What kind of bone?
I’m glad you asked. I recommend medium sized raw beef or bison pipe bones for most dogs. Bones should absolutely not be cooked – it changes the way they break into pieces, increasing the likelihood that they will shard. The nutrients in raw bones are also more readily absorbable by your dog’s digestive system.
The bones I recommend for beginners are cut from the center of a leg bone of a cow or bison. They have no protruding pieces that could be easily broken off, contain marrow, and have a small amount of meat that remains attached to the outside of the bone.
BEGINNING BITING BONES:
I hope that a lot of my suggestions will sound like common sense. First, a few caveats:
– Know your dog.
Does your dog’s stomach rumble if he eats a dropped piece of food in the kitchen? Just had a $3000 visit to the vet for bloody stool? It may then be a good idea to skip the bones, or to be extra cautious. A gobbler? Maybe 5 minutes is a good length for your first attempt at bone time. An overzealous chewer? Monitor for cracked teeth. Your dog (like mine) regularly brings home deer legs and voles and consumes them, with no issues? Probably safe to skip forward a few steps. If you have questions or concerns, I’d be happy to talk with you about them, but a great asset could be your veterinarian, who has a relationship with you and your pet.
– You are in charge of the bones.
When first introducing bones, many dogs are fanatical about this wonderful, new, delicious experience. This excitement can be used for good, or evil. Require good behavior (all four paws on the ground, quiet, etc.) before giving the bone. Any undesirable behavior while chewing results in the immediate loss of bone privileges, to try again another day.
Let us begin!
Day 1: Bone Time
Start with a frozen bone, as seen above. Introduce “bone time” after your dog has had some exercise, preferably when the house is calm. If there are multiple dogs, each should have their own bone, in their own room/area to reduce potential conflicts. For day one, I recommend 15 minutes of bone chewing. All bone time should be supervised. If you hear or see pieces of bone being broken off, remove the bone shards immediately, and the bone itself if sharp points remain. This is unlikely in such a short amount of time, but if it does occur, consider scaling back bone time. Once the time has elapsed, retrieve the bone, praising your dog for giving it up willingly, and use a plastic baggie to store it in the freezer ’til tomorrow! Check the bone for broken pieces and fractures before freezing, and discard if you find any.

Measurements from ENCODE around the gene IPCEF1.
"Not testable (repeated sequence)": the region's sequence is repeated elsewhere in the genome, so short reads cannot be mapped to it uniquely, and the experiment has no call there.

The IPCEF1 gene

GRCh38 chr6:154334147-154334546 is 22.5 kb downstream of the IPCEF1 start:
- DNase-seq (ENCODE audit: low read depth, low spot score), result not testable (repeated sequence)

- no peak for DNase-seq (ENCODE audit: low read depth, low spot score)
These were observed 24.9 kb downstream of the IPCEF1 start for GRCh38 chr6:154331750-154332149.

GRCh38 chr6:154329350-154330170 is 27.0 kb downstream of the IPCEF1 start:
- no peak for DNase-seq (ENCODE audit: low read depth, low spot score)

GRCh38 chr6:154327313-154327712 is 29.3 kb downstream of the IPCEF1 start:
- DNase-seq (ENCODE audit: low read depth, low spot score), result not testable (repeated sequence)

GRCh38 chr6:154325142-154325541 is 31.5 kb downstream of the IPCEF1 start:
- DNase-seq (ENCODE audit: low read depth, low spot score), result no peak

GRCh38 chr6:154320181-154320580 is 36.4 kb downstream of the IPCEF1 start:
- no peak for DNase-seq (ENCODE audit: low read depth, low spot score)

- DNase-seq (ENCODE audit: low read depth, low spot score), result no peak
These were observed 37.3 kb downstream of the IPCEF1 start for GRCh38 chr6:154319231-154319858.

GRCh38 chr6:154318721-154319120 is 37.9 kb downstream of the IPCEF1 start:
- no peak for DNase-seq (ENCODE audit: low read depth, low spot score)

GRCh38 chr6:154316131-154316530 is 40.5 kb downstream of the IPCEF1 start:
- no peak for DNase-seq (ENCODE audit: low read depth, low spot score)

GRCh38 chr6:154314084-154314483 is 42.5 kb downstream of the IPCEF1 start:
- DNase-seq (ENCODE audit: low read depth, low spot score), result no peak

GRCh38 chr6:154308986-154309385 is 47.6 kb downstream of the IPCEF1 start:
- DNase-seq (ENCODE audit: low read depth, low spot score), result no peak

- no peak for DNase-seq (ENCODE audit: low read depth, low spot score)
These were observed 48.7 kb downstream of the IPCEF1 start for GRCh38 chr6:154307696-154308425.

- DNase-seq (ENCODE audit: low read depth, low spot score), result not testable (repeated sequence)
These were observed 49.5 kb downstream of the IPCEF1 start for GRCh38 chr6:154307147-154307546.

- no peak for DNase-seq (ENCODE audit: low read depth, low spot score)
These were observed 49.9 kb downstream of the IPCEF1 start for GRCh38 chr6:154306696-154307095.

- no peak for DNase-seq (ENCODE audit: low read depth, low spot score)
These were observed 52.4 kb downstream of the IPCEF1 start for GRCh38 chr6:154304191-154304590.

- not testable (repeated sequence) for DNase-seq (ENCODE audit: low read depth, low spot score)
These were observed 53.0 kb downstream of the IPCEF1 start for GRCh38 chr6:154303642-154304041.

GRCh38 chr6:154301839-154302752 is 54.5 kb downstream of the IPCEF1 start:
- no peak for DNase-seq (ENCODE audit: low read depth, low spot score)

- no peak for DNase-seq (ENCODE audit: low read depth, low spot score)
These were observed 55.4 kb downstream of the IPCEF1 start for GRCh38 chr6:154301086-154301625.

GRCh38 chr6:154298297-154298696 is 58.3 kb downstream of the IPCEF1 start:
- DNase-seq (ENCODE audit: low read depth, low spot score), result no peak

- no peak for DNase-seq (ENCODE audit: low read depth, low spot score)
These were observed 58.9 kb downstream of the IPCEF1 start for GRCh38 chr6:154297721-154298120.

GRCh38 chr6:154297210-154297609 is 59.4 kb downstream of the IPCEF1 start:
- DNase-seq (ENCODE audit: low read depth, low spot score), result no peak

Repeat, but with one addition: today you get to monitor your pet’s stool. A little loose is fine, but any blood or explosiveness means you need to slow things down a little, or consider alternative oral enrichment. If all is well, proceed!
Examine bone, and if it is intact, with marrow inside, try 30 minutes, again under supervision, removing the bone if it starts to break into shards.
Rest, and continue to monitor stool.
Depending on your dog, it may be time for a new bone, especially if the marrow is gone, or your dog has lost interest. Today, go for 30 minutes supervised bone time. Continue to monitor stool. It’s a good habit to get into, and so fun!
45 minutes, or break it up into 15 minutes AM, 30 minutes PM. Report findings in the comments.
As Day 6, only you don’t have to comment this time.
New bone, and try it for an hour – that is probably long enough for your dog to have extracted the majority of the meat, fascia and marrow. If not, use it again!
Antlers are a great alternative for dogs that are overzealous, or for guardians that aren’t too sure about having raw bone/canine saliva drippings on their carpet (weirdos). The bones pictured above are suitable for dogs from around 10-100 lbs. Larger dogs may need to be more closely monitored, or have longer bones that they are unable to swallow. Often times, the bones that are cut from closer to the head of the femur are larger.
At this point, if there has been no sign of gastric upset, you should be safe to have supervised bone time as you see fit! 1-2 fresh bones per week should keep your dog healthy and happy. Take a look at your dog’s teeth before you start feeding bones, then reexamine after 2 weeks of bone chewing. I’d be surprised if you didn’t find improvement, and would love to see photos. You can email them to firstname.lastname@example.org